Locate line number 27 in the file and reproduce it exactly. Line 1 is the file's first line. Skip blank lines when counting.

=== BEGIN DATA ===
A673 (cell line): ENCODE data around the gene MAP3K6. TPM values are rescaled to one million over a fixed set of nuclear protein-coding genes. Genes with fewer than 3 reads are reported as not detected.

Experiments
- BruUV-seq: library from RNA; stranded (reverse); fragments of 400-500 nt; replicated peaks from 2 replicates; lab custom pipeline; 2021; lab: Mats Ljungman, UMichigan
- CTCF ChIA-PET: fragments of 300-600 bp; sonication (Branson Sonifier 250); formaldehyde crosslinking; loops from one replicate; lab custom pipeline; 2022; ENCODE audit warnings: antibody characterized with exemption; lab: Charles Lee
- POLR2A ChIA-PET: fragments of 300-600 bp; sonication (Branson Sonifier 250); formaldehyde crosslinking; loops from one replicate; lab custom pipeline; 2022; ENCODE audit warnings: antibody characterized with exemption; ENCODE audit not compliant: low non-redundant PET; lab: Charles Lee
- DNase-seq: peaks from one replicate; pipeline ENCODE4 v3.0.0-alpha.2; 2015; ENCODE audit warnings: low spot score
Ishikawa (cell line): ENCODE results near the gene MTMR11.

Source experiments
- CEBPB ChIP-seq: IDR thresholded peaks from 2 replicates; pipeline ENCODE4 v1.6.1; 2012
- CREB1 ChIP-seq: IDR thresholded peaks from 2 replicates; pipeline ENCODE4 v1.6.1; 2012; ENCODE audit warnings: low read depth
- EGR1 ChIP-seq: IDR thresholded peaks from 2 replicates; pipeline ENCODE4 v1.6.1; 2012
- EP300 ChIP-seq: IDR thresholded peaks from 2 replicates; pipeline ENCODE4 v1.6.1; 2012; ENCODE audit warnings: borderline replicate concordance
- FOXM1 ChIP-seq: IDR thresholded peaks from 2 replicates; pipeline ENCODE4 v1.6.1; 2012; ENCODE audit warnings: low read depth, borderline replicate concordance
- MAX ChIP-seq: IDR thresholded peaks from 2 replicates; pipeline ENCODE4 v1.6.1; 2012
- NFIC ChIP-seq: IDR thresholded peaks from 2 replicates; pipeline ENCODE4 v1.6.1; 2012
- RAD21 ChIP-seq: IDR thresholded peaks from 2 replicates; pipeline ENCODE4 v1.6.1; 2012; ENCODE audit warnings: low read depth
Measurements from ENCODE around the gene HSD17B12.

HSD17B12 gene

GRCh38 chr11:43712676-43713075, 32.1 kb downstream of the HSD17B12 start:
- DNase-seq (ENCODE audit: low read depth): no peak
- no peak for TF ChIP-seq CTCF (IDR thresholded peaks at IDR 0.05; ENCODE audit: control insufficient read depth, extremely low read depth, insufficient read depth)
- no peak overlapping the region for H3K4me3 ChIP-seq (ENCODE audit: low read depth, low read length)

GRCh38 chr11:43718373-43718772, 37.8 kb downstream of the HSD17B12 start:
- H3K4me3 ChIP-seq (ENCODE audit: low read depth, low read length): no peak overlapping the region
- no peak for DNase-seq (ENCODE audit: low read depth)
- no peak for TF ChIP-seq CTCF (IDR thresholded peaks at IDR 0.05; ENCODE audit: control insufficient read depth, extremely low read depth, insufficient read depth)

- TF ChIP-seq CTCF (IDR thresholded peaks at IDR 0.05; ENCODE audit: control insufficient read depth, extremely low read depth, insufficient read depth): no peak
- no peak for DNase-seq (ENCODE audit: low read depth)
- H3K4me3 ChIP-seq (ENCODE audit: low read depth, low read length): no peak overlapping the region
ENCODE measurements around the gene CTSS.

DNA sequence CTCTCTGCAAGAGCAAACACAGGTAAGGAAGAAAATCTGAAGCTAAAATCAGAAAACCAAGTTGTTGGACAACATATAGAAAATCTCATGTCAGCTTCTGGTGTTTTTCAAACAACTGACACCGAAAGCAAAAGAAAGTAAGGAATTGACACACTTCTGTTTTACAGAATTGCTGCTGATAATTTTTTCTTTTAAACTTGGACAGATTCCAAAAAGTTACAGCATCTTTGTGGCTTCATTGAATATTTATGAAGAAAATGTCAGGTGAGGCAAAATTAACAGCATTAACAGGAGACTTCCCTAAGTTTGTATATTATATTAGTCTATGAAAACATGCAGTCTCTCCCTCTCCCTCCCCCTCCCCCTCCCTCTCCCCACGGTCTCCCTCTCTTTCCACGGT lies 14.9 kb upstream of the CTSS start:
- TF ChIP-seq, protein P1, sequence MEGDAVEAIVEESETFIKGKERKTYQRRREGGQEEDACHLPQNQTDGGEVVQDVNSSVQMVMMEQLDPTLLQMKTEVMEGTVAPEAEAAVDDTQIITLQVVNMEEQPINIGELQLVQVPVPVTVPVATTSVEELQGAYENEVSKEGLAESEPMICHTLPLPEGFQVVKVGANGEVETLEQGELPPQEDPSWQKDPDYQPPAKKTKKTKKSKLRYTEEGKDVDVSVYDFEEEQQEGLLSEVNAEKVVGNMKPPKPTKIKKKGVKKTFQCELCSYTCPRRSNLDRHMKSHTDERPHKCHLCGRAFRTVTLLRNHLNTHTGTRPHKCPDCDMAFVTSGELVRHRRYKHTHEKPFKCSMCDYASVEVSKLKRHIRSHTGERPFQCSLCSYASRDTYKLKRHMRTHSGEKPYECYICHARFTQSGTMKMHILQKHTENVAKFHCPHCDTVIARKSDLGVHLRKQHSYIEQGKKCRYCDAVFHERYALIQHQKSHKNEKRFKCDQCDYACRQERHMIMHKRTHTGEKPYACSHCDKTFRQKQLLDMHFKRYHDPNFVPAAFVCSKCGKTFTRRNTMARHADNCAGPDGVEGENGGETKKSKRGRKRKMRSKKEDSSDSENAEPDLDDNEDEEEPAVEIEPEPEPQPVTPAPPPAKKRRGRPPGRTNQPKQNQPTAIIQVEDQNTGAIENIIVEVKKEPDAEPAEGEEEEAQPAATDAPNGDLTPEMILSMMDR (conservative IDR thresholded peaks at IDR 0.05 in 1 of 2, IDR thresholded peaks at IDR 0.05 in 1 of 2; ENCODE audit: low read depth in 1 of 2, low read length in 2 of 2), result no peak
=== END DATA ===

- TF ChIP-seq CTCF (IDR thresholded peaks at IDR 0.05; ENCODE audit: control insufficient read depth, extremely low read depth, insufficient read depth): no peak